Draft Impact Statement Released on Federal Uranium Leasing Program
by Gus Jarvis
Mar 21, 2013 | 1337 views | 0 0 comments | 10 10 recommendations | email to a friend | print

60-Day Comment Period Open, Public Hearings Scheduled

WESTERN SAN JUANS – A 60-day public comment period has been opened on the U.S. Department of Energy Draft Uranium Leasing Program Programmatic Environmental Impact Statement recommending continued uranium exploration, mine development and reclamation on 31 lease tracts of land located in Mesa, Montrose and San Miguel counties.

The draft PEIS comes after a U.S. District judge suspended the Department of Energy’s Uranium Leasing Program in 2011 for not conducting a full Environmental Impact Statement analysis for the program back in 2008.

Under the Uranium Leasing Program, the DOE Office of Legacy Management manages 31 tracts of land in Western Colorado’s Uravan Mineral Belt leased to private entities for uranium and vanadium mining. The tracts encompass approximately 25,000 acres of land; 18 of the tracts are in Montrose County, 11 in San Miguel County and two in Mesa County; one of those tracts is split between Montrose and San Miguel counties. There are no current active mining operations on any lease tracts.

For the draft PEIS, DOE officials evaluated five management alternatives that ranged from completely cancelling the program to a no-action alternative of continuing the program as is. The DOE’s preferred alternative in the PEIS would see continued mining exploration, mine development and reclamation at all 31 sites for the next 10 years (or for a reasonable period of time). Essentially, the preferred alternative is no different than the original 2008 lease program, except that the 10-year program period would begin if and when this PEIS is ultimately approved.

“This takes a very strong and hard look at what the potential impacts of the leasing program would be,” said PEIS Document Manager Ray Plieness. “The preferred alternative still needs to be evaluated by the public and once it comes back there is an opportunity to change it.”

According to the PEIS, the preferred alternative to continue exploration and mining on the lease tracts assumes a total of 19 mines would operate at various production rates during the peak year of operations in that 10-year period, and that there would be six small mines, 10 medium, two large and one very large, open-pit mine operating during that peak year. The DOE expects that most, if not all, of the mines would be underground, except for the one open-pit mine.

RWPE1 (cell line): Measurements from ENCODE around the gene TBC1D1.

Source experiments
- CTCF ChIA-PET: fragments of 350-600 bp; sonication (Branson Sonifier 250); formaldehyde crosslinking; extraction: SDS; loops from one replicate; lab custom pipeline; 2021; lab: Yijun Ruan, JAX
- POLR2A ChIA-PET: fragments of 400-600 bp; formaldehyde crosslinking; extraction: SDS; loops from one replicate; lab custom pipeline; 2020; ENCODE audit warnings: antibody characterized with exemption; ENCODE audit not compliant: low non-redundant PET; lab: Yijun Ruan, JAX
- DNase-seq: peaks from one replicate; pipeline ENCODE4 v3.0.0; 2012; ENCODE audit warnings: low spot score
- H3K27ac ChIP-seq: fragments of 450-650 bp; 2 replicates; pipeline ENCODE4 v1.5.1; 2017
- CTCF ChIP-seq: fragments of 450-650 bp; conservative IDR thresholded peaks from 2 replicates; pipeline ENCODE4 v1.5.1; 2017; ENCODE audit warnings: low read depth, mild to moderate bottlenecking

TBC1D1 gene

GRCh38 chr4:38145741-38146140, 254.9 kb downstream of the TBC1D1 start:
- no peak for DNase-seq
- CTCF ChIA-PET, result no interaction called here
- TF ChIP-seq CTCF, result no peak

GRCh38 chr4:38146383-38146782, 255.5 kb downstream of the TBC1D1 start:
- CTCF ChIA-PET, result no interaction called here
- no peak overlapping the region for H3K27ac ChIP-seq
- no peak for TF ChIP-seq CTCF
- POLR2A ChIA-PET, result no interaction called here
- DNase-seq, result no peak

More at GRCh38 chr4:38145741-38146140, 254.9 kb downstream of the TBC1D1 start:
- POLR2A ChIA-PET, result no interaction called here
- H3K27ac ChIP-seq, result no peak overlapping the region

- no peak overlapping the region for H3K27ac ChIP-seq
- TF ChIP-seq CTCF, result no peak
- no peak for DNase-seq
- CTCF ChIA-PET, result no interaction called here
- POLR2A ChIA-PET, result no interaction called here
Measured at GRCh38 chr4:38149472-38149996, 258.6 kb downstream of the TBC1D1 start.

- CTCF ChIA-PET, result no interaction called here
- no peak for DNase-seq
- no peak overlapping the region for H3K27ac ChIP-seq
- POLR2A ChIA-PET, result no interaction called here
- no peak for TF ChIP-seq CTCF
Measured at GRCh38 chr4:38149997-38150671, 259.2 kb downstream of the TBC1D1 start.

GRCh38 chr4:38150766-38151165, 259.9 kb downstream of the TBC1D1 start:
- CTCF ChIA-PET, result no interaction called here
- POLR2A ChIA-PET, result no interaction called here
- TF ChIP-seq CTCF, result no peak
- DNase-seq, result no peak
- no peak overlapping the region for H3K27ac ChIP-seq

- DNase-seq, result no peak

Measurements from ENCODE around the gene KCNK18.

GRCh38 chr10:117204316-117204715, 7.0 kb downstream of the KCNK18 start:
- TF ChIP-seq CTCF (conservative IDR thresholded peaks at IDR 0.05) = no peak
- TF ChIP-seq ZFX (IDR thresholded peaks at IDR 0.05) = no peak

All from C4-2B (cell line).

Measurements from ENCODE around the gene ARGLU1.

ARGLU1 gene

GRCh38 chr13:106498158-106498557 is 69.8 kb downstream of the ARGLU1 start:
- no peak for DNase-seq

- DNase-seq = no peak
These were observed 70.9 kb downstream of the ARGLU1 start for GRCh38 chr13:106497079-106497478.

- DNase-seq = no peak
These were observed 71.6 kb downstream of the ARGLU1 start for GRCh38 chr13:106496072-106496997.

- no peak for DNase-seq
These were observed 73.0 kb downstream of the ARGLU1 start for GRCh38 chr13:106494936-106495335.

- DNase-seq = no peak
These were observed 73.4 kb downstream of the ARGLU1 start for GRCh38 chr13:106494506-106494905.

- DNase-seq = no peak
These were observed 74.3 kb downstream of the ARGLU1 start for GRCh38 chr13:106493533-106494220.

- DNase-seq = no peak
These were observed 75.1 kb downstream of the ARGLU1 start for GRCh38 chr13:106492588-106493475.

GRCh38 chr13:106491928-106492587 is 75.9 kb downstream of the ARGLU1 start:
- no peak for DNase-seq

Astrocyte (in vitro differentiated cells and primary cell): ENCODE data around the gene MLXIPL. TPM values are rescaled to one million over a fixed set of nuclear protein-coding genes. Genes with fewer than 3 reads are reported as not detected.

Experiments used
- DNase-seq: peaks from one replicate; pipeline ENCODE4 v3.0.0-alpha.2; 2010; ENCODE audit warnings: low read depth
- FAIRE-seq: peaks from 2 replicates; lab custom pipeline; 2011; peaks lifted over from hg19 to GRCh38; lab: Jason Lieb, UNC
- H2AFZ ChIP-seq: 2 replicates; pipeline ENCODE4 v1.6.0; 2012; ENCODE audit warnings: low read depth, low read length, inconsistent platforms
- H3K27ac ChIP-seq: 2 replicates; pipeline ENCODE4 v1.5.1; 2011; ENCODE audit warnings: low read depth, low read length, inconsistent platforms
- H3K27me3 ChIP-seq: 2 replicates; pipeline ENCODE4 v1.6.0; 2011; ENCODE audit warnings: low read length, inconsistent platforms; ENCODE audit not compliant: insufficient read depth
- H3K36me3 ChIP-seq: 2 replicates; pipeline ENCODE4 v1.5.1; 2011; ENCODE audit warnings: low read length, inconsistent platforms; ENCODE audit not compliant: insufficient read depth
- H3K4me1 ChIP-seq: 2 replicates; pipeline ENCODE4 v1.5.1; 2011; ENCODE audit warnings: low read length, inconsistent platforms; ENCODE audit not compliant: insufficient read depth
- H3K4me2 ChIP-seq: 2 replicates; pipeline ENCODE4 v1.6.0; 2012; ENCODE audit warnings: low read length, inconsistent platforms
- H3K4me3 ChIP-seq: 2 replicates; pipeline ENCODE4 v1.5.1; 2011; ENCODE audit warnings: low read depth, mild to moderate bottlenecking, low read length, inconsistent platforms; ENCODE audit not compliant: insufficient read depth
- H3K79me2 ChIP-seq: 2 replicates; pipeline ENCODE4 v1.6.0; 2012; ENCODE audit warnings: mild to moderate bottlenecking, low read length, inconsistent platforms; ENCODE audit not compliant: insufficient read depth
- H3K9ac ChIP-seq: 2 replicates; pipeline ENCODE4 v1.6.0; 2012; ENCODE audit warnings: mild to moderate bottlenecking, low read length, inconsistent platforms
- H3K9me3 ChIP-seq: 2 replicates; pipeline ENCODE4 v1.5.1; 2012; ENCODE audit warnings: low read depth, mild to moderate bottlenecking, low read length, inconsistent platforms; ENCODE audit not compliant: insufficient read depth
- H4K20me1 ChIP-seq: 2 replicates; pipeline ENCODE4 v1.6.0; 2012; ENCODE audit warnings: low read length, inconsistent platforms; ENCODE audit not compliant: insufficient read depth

The peak year, according to the 96-page document, could occur as early as the seventh year in the 10-year operating period for the five companies holding leases (an assumption that allows for the two to three years needed to obtain permits and approvals).

Assuming peak numbers of exploration and mining operations, the draft PEIS estimates that 460 acres of land would be disturbed, with a total tonnage of ore generated during the peak estimated at 480,000 tons. The number of workers needed for mine development and operations would vary from seven to 51 workers. The amount of water needed for 19 mines would be approximately 6,300,000 gallons, with up to 14 retention ponds for capturing capture surface water to prevent sediment from entering natural water systems. As for reclamation of the mine operations, it is estimated that would require 39 workers over the course of a peak year, with a presumed waiting period of one to two years for re-vegetation to take hold.  

DOE officials will host four public hearings on the Western Slope during the week of April 22 to take public comment on the document. Meetings scheduled for that week, all beginning at 6:30 p.m., take place on Monday, April 22 in Grand Junction at Colorado Mesa University’s University Center Ballroom, 1455 N. 12th St.; Tuesday, April 23 in Montrose at Johnson Elementary School, 13820 6700 Road; Wednesday, April 24 in Telluride at the Telluride High School, 725 W. Colorado Ave.; and Thursday, April 25 in Naturita at the Naturita School, 141 W. Main St.

The draft EIS can be found online at http://ulpeis.anl.gov and on the DOE’s National Environmental Policy Act website at http://energy.gov/nepa. In addition to the public hearings, comments may also be submitted by email at ulpeis@anl.gov or by mail to: Ray Plieness, PEIS Document Manager

Office of Legacy Management, U.S. Department of Energy, 11025 Dover Street, Suite 1000, Westminster, CO 80021.

 

gjarvis@watchnewspapers.com

Twitter: @Gus_Jarvis 

Comments
(0)
Comments-icon Post a Comment
No Comments Yet